Released by the Tyler PD:
LONGVIEW, TX - On December 13, 2009 at around 6:18 p.m., Officer D. Stroud was off-duty and on the way to work when he spotted a stolen 2003 GMC Sierra pickup truck that he had taken a theft report on the previous day.
Officer Stroud notified dispatch that he was at Gilmer Road and West Loop 281 and marked Longview Police units responded to stop the vehicle. As officers activated their lights and sirens to signal the driver to stop, the driver failed to pull over and instead fled from officers. The two suspects occupying the stolen vehicle led officers on a pursuit from West Marshall Avenue at H.G. Mosley Parkway to the Hidden Hills Apartments at 614 Gilmer Road, where they abandoned the stolen truck and fled on foot. During the pursuit, the suspects threw a handgun out of the truck and it was recovered by officers.
One of the suspects, Derrick Demond Gray, was captured after running several hundred yards into a wooded area. The other suspect, Fredrick Deyone Garland, attempted to hide from officers by entering into an apartment without permission from the residents. Garland pled with the people inside the apartment to hide him, but they instead called police. Garland fled and attempted to enter a second apartment to hide when he was apprehended by officers.
Both Derrick Demond Gray and Fredrick Deyone Garland, were arrested and booked into the Gregg County Jail. Gray was charged with unlawful possession of a firearm by a felon (3rd degree felony) and evading arrest with a previous conviction (State jail felony). Garland was found to have several outstanding warrants for assault family violence, fail to register as a sex offender and a City traffic warrant. Garland was charged with unauthorized use of a motor vehicle (State jail felony), unlawful possession of a firearm by a felon (3rd degree felony), evading arrest with a vehicle (State jail felony), evading arrest (Class A misdemeanor) and criminal trespass (Class A misdemeanor). The change is intended to make public meetings more convenient for citizens to attend and to give the court extra time to receive public feedback, gather research and prepare before issues are discussed and decided in court said County Judge Joel Baker.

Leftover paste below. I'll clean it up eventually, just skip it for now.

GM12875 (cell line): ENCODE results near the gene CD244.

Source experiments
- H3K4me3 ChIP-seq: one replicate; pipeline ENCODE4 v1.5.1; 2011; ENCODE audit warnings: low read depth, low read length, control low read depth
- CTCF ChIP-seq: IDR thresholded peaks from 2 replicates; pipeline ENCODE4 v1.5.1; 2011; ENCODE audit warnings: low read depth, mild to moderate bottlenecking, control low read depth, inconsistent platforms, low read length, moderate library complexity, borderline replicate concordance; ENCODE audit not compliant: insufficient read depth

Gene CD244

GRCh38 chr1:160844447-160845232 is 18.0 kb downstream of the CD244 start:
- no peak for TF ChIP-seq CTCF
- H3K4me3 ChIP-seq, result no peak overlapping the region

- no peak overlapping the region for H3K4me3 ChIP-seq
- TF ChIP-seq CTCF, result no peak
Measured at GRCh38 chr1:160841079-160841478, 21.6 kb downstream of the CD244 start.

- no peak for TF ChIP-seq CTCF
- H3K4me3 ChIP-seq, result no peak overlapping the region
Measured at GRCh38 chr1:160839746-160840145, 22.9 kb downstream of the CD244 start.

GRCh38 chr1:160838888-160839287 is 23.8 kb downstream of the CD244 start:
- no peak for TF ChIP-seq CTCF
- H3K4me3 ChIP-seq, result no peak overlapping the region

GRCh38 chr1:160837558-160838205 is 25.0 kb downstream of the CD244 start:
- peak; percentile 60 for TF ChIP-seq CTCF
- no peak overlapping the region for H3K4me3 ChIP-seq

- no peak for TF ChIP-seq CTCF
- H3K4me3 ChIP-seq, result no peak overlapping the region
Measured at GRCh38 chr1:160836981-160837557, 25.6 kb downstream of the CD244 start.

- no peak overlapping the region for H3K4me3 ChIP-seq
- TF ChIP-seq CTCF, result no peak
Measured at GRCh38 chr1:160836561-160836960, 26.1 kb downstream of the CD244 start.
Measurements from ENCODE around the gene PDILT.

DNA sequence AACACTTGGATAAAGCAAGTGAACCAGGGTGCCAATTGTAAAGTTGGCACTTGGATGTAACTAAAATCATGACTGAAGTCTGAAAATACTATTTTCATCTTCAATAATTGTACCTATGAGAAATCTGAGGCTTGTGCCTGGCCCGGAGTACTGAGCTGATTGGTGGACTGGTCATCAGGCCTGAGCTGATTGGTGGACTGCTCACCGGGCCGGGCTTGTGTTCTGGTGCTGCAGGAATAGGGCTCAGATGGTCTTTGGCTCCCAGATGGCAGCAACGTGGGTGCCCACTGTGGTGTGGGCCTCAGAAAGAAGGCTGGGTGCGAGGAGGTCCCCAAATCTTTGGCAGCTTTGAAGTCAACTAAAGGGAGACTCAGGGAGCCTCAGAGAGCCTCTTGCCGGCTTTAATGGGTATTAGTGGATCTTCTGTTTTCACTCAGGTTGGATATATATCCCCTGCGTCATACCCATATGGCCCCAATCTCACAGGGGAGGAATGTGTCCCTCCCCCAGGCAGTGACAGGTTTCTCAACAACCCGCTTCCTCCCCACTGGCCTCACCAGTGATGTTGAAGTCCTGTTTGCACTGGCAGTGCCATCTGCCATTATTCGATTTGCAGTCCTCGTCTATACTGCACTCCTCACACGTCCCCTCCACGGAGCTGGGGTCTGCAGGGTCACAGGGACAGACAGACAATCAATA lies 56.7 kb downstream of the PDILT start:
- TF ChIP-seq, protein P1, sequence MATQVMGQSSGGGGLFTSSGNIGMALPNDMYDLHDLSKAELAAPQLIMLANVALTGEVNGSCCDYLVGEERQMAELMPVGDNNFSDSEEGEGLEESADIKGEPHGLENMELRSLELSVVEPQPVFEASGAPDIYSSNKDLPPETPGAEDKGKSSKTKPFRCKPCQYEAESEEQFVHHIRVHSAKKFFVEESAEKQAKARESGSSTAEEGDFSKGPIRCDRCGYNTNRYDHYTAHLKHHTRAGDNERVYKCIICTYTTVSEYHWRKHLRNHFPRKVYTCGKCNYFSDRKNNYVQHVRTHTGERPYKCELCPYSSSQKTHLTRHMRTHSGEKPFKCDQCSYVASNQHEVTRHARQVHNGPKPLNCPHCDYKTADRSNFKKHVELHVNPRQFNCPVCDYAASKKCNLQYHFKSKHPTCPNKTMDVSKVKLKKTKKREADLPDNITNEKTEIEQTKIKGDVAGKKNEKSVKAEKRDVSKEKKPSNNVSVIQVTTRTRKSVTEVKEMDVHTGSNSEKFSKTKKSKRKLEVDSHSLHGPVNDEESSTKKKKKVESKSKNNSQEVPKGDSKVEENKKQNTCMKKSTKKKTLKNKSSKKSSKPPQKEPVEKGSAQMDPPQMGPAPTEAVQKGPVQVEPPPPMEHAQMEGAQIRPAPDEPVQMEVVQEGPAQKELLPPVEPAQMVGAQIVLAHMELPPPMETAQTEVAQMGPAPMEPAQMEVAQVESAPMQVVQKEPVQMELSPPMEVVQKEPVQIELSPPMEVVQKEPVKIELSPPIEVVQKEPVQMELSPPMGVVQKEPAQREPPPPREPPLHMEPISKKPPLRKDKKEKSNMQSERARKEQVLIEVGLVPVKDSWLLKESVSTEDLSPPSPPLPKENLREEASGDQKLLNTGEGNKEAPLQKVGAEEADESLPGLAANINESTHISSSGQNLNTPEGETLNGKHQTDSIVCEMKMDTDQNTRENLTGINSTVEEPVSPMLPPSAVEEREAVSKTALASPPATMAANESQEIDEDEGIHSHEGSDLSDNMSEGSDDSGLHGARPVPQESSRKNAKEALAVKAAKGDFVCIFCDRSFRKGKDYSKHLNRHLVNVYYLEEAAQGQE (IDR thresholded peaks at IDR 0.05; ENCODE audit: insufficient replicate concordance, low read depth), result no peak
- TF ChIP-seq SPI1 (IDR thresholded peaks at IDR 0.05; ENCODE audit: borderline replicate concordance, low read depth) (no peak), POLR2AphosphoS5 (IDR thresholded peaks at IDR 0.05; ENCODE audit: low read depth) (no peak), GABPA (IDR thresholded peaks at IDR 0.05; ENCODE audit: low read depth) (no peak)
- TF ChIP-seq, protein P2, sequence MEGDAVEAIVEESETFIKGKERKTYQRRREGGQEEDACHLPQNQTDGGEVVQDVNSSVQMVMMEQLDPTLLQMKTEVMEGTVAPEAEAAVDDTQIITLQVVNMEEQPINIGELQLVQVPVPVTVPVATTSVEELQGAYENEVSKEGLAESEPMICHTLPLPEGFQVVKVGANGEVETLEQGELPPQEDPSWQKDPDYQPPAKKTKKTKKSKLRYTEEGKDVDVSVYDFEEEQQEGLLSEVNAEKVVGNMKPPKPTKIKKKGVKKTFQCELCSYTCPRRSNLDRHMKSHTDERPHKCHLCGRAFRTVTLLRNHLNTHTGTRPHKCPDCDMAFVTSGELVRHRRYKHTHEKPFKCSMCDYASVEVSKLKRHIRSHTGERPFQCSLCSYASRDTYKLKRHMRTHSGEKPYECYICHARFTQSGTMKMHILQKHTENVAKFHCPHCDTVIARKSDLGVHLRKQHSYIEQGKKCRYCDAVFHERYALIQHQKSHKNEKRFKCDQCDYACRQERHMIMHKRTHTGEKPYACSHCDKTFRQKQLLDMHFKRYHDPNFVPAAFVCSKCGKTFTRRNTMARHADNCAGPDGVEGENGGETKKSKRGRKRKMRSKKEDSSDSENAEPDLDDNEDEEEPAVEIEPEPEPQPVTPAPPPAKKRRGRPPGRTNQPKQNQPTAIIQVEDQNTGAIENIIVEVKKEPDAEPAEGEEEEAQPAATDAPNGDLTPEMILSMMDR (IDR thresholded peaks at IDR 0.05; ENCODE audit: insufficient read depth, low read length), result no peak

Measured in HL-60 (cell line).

"We want to be as available to the public as possible, and we have heard several people say from a business stand point, it is difficult to get away from work first thing on a Monday morning," Judge Baker said.
Precinct 1 Commissioner Jeff Warr said he has heard numerous requests from citizens to move the meetings to a different day.
"We want to make sure the public has time review the agenda, and we have adequate time to receive their thoughts and concerns. It is beneficial for everyone to have a little working time when they come back from the weekend," Commissioner Jeff Warr said.